Ben Beach

Bennett “Ben” Hastings Beach (born May 23, 1949) is an American writer-editor and recreational distance runner who holds the record for most consecutive completed Boston Marathons (50 on April 17, 2017). He and Johnny (The Elder) Kelley share the record (17) for the most Boston Marathons run in under 2 hours and 40 minutes.[1] Kelley finished 58 Boston Marathons between 1933 and 1992 but not consecutively. Beach, who has completed 76 26-mile races including 16 Marine Corps Marathons, is the only person to have run every Cherry Blossom Ten-Mile Race, which was established in 1973.[2]

American editor and runner

. . . Ben Beach . . .

Beach grew up in Mount Kisco, New York and began running at 16. After listening to a live radio broadcast of the Boston Marathon when he was a senior at Governor Dummer Academy in Byfield, Massachusetts, he decided to enter the race in 1968 when he was a Harvard freshman and had reached the event’s minimum age of 18. At the time the race, which numbered just over 1,000 participants, was limited to males and had no qualifying standards. “I remember I was completely unprepared,” said Beach. “I really didn’t have any idea how you prepare for one of those things.”[3]

Beach finished his debut marathon in 3 hours, 23 minutes and 50 seconds and has raced in Boston every year since. “I didn’t embark on this with any sense that I would do this for the rest of my life,” said Beach, whose top placement was 34th in 1985 and best time was 2:27:26 in 1981.

Beach, whose fastest clocking at the distance is 2:26:29 at the 1981 New York City Marathon, won the Midnight Sun Marathon in Fairbanks, Alaska in 1976 and the Gettysburg Marathon in 1978.[4]

Beach reached the top of the list of what Boston Marathon organizers call ‘streakers’ in 2013 after longtime leader Neil Weygandt opted not to enter. His bid to break the record of 45 in a row was aborted that year when the twin terrorist bombings near the finish line on Boylston Street prompted officials to halt the race.[5] Though Beach was prevented from continuing just before he reached Kenmore Square, approximately a mile from the finish, the Boston Athletic Association later ruled that runners who had reached the midway point when the event was stopped would be considered to have finished.[6]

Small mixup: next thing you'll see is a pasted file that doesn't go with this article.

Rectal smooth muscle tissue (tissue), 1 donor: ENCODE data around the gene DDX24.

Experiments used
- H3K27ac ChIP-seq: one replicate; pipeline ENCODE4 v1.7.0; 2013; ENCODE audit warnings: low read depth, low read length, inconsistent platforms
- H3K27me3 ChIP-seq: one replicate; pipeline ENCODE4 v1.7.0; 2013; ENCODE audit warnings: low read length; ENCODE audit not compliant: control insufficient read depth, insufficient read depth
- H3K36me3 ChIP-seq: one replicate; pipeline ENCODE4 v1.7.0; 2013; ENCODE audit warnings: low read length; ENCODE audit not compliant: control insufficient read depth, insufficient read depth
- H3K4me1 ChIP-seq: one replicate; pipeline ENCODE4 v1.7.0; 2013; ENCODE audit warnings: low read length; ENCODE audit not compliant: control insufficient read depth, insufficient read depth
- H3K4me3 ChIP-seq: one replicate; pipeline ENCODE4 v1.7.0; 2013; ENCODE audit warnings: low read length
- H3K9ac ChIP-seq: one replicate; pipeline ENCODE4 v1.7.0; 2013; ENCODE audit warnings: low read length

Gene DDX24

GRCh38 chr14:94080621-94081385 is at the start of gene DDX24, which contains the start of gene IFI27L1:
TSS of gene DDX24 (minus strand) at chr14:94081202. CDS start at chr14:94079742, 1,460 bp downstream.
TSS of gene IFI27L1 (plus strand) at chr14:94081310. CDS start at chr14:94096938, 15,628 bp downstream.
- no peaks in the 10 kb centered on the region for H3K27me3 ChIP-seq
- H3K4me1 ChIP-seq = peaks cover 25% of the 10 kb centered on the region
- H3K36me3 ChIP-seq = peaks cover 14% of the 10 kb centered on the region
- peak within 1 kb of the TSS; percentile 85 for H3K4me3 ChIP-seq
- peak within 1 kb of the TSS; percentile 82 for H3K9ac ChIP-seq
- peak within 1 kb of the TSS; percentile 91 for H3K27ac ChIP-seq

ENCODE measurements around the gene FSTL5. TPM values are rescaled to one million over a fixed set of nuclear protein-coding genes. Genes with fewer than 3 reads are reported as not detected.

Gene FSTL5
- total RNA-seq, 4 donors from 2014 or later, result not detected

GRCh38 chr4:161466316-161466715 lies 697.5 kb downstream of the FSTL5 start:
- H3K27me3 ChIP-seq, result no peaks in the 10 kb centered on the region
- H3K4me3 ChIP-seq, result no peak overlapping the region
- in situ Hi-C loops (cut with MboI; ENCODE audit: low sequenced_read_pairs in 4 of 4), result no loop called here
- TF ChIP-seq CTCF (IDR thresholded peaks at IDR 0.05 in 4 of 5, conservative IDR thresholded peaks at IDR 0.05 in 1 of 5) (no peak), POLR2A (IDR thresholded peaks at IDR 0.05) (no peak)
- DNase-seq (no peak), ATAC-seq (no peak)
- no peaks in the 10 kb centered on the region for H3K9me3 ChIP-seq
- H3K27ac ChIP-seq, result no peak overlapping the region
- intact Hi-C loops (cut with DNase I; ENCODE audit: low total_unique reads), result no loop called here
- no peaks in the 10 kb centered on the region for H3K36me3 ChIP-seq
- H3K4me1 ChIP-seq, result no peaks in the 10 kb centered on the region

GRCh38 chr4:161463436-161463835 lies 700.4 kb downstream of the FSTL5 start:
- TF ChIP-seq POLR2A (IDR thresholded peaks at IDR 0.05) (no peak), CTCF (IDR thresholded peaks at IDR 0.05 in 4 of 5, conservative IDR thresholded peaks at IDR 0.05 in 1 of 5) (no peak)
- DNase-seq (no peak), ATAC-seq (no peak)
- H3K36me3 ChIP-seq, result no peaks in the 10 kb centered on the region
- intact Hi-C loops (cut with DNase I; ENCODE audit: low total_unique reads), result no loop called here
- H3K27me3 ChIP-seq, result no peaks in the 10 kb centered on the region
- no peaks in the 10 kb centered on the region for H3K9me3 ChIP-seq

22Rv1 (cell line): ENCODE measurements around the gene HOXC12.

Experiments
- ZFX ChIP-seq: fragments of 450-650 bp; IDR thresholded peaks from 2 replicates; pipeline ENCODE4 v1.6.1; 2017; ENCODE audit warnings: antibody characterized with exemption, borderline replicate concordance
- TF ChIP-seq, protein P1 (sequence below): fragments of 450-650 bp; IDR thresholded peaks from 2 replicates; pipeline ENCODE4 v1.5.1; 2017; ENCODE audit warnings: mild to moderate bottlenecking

While his times have slowed significantly due to dystonia, a movement disorder that began to damage his stride in 2002, Beach perennially has been able to finish before the official six-hour cutoff. “It’s a part of me at this point,” he said. “And it’s something to challenge me. I just want to keep going.”[7]

Beach, who began his career as sports editor of the Harvard Crimson, has earned his living primarily as a writer and editor. He has worked for Congressman Lucien N. Nedzi (D-Mich.), Time, USA Today, The Wilderness Society and for a contractor for the State Department’s Bureau of Conflict and Stabilization Operations. He earned a B.A. in economics from Harvard College in 1971[8] and a J.D. from Catholic University of America in 1978.

  1. Powers, John. “Time after time”. boston.com. Archived from the original on 2015-12-08. Retrieved 2015-11-27.
  2. Shipley, Amy. “43 straight Boston Marathons, and counting”. washingtonpost.com. Archived from the original on 2015-12-08. Retrieved 2015-11-27.
  3. Williams, Doug. “Bennett Beach’s amazing Boston Marathon streak still alive”. espn.go.com. Archived from the original on 2015-12-08. Retrieved 2015-11-27.
  4. Powers, John. “Time after time”. boston.com. Archived from the original on 2015-12-08. Retrieved 2015-11-27.
  5. Powers, John. “Ben Beach didn’t finish, and it may have been a good thing”. bostonglobe.com. Archived from the original on 2015-12-08. Retrieved 2015-11-27.
  6. Larkin, Duncan. “Ben Beach Continues Amazing Boston Marathon Streak”. running.competitor.com. Archived from the original on 2015-12-08. Retrieved 2015-11-27.
  7. Williams, Doug. “Bennett Beach’s amazing Boston Marathon streak still alive”. espn.go.com. Archived from the original on 2015-12-08. Retrieved 2015-11-27.
  8. “Ben Beach, Iron Man of the Boston Marathon”. Harvard Magazine. 2014-04-22. Retrieved 2021-09-24.

. . . Ben Beach . . .

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. . . Ben Beach . . .